Vaccinations – what they don’t necessarily tell youby
To date, there has been a lot of publicity about the vaccination programme – but few articles explaining the full consequences from the sharp end. After receiving his first coronavirus jab, Philip Fisher shares some tips about making the most of the experience.
The likelihood is that you and all of your staff will be up for coronavirus vaccinations at some point in the next few months, if you haven’t got there already.
As has been discussed across the mass media, relatively small numbers of individuals are wary enough of the perceived consequences to miss out on the opportunity. On the other hand, the vast majority of the population and, one can reasonably assume, most accountants are desperate to get their shots at the earliest opportunity.
This accountant struck lucky over a week ago despite being underage. Therefore, as a result, I should now be protected to a reasonable degree against the ravages of Covid-19. I thought it might be helpful to share a few hints about the ways in which they can optimise their own situation and also be aware of some unpublicised side-effects.
From discussions with friends, it seems that there are a number of different methodologies being used, which seems odd. In my case, the local GP’s practice sent over a text late one Friday offering the opportunity to book a vaccination at a local hub about a mile away. The earliest slot was 9.30 on the following Sunday morning i.e. about 36 hours later.
Others have received their invitations in the post and there are apparently also a number of websites that can be used – if you qualify.
Ironically, the main NHS website bounced me on a flagrant example of age discrimination only a few hours before the text invitation arrived. Apparently, other sites give you a choice of date and venue for a vaccination.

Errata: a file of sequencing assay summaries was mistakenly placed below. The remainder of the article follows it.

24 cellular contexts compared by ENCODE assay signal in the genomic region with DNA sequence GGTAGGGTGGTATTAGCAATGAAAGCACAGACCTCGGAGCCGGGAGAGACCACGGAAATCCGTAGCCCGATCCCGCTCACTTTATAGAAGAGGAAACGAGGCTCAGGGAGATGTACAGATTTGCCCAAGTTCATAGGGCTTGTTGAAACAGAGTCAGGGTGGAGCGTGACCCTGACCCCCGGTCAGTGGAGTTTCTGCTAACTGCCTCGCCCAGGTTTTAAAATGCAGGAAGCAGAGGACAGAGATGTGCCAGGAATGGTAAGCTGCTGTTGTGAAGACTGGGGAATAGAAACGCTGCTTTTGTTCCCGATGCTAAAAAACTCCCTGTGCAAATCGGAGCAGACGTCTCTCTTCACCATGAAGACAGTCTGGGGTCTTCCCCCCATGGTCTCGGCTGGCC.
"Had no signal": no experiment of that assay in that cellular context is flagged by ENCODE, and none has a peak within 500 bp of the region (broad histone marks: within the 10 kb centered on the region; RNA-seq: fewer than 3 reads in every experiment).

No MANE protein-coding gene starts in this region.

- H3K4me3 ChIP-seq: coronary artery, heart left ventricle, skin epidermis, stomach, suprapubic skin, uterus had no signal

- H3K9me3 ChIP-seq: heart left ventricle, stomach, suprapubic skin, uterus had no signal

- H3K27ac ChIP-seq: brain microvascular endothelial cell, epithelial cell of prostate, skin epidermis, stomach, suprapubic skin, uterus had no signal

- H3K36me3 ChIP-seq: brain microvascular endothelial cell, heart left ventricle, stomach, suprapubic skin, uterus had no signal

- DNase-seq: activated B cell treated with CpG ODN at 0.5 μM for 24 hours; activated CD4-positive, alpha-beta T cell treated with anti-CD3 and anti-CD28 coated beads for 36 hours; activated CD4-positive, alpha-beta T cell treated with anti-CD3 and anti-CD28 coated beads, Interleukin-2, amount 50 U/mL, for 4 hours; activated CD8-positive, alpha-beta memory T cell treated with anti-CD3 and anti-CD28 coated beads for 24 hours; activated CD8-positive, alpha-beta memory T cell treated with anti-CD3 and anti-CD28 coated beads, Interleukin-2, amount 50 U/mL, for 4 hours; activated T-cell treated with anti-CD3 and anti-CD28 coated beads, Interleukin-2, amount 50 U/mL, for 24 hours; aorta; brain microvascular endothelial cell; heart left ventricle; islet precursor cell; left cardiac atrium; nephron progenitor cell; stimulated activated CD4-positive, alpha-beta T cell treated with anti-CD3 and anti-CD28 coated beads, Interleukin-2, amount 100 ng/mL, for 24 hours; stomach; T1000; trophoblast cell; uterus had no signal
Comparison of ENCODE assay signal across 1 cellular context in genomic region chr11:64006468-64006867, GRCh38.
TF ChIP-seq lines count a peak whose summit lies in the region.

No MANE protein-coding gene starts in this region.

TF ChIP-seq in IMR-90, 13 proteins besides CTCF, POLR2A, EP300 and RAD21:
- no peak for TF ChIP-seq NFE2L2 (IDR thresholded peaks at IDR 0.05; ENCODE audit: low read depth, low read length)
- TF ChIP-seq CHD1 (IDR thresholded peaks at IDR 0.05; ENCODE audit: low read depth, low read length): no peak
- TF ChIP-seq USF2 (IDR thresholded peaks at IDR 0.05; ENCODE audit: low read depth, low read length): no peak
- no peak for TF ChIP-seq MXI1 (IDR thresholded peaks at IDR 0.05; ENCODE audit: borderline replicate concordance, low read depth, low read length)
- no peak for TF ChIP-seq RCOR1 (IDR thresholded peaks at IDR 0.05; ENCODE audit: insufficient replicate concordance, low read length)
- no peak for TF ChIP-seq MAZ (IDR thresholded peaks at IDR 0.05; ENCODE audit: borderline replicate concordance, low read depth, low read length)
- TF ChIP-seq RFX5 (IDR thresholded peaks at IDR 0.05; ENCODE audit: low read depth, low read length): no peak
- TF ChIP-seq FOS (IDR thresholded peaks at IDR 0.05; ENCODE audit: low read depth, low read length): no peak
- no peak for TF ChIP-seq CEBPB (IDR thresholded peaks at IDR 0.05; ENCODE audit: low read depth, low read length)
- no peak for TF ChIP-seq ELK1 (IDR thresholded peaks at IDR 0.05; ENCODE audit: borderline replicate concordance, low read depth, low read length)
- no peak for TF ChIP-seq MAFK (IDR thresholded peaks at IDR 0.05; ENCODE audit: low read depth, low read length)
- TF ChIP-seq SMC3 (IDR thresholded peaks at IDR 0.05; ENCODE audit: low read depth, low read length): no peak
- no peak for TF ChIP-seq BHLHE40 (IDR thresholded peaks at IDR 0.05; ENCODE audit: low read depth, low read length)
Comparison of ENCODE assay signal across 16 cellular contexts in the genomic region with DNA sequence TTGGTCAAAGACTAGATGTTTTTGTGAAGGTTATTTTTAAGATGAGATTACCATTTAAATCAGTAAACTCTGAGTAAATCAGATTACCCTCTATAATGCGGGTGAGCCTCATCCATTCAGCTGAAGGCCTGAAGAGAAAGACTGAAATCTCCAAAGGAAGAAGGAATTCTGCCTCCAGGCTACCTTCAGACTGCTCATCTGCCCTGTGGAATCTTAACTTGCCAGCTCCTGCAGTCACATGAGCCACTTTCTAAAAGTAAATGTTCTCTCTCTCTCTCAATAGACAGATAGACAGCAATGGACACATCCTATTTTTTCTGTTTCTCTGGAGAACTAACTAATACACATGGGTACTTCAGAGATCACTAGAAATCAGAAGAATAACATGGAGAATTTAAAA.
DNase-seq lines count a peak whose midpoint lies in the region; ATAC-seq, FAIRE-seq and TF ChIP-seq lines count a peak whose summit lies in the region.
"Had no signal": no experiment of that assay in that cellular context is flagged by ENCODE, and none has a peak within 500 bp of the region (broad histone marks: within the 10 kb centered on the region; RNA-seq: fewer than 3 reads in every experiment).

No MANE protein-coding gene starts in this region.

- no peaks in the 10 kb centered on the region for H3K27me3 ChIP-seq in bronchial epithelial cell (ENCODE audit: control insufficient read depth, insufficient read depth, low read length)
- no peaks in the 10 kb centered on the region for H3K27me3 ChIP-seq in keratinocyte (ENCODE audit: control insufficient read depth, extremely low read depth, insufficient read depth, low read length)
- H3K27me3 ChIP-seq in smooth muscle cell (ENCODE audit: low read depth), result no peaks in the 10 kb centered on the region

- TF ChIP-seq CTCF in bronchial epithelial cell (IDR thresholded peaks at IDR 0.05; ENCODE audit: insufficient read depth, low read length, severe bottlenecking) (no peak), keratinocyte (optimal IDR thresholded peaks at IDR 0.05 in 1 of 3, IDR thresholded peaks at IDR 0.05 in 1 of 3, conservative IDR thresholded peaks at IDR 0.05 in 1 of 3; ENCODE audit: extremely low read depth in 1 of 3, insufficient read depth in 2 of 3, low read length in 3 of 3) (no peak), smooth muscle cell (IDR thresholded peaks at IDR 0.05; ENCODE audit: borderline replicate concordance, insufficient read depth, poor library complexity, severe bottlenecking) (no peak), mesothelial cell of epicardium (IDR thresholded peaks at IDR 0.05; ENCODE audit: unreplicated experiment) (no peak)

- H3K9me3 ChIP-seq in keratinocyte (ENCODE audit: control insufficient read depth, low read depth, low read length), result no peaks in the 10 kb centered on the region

Frighteningly early on a very chilly Sunday morning, I took a brisk walk down to the centre, which was in one of those brutalist concrete nightmares in the middle of a high-rise housing estate.
Arriving at 9.20, the queue looked short but in fact zigzagged up the side of the very draughty building, meaning that one of the possible side-effects of coronavirus vaccination at that location could be pneumonia. Indeed, at Lord’s Cricket Ground a mile up the road, a 95-year-old friend was left waiting out in the open, cold, wet day for 40 minutes so play safe and put on the long johns.
Once inside, the operation was impressively slick, as you are passed through a series of four or five individuals to a lady who was probably a nurse and definitely eager to dispense the vaccine.
She said that there might be a little prick but the process was practically painless. As a reward, you leave with a card confirming that, in my case, the vaccine used was AstraZeneca but without a date for the second jab. This differs from centre to centre, as several friends have got firm dates 11 or 12 weeks away.
By late afternoon on Sunday, there appeared to be no side-effects – but this was illusory.
Later that evening
At the end of a Zoom call at about 8.30 that evening, I was literally shivering and shaking with a high temperature and headache.
The following day, I exhibited all of the standard symptoms of flu and basically had to write the day off.
For the next 48-hours, I continued to feel a little under the weather but was fit to work, if not at full tilt. In addition to the kind of tiredness you normally experience after a 24-hour bout of flu, my left arm was a little sore for a few days.
One of my most interesting discoveries was that on a quick straw poll of about a dozen recipients of the AstraZeneca vaccine, two-thirds either suffered flu-like symptoms, migraine grade headaches or a combination of the two. Typically, these lasted between one and three days.
In summary, readers might wish to take away the following thoughts:
- Taking the coronavirus vaccine is almost certainly a good thing that could save your life and those of loved ones.
- Expect to queue and dress up warmly.
- Plan for at least one day during which you may be unfit for work and, if you are one of the unlucky ones, two or three.
- Bear this in mind when colleagues our having their jabs, since they may not be much use to you for a day or two after.
- Look forward to round two at an unspecified date three months into the future.
- Should you feel safer? The answer is a seriously qualified “yes”. Personally, before getting the second jab I still wouldn’t want to travel on public transport in the rush-hour or attend any large-scale indoor events, even with limited capacity.
The good news is that this is a step in the direction of normal life and that feels long overdue.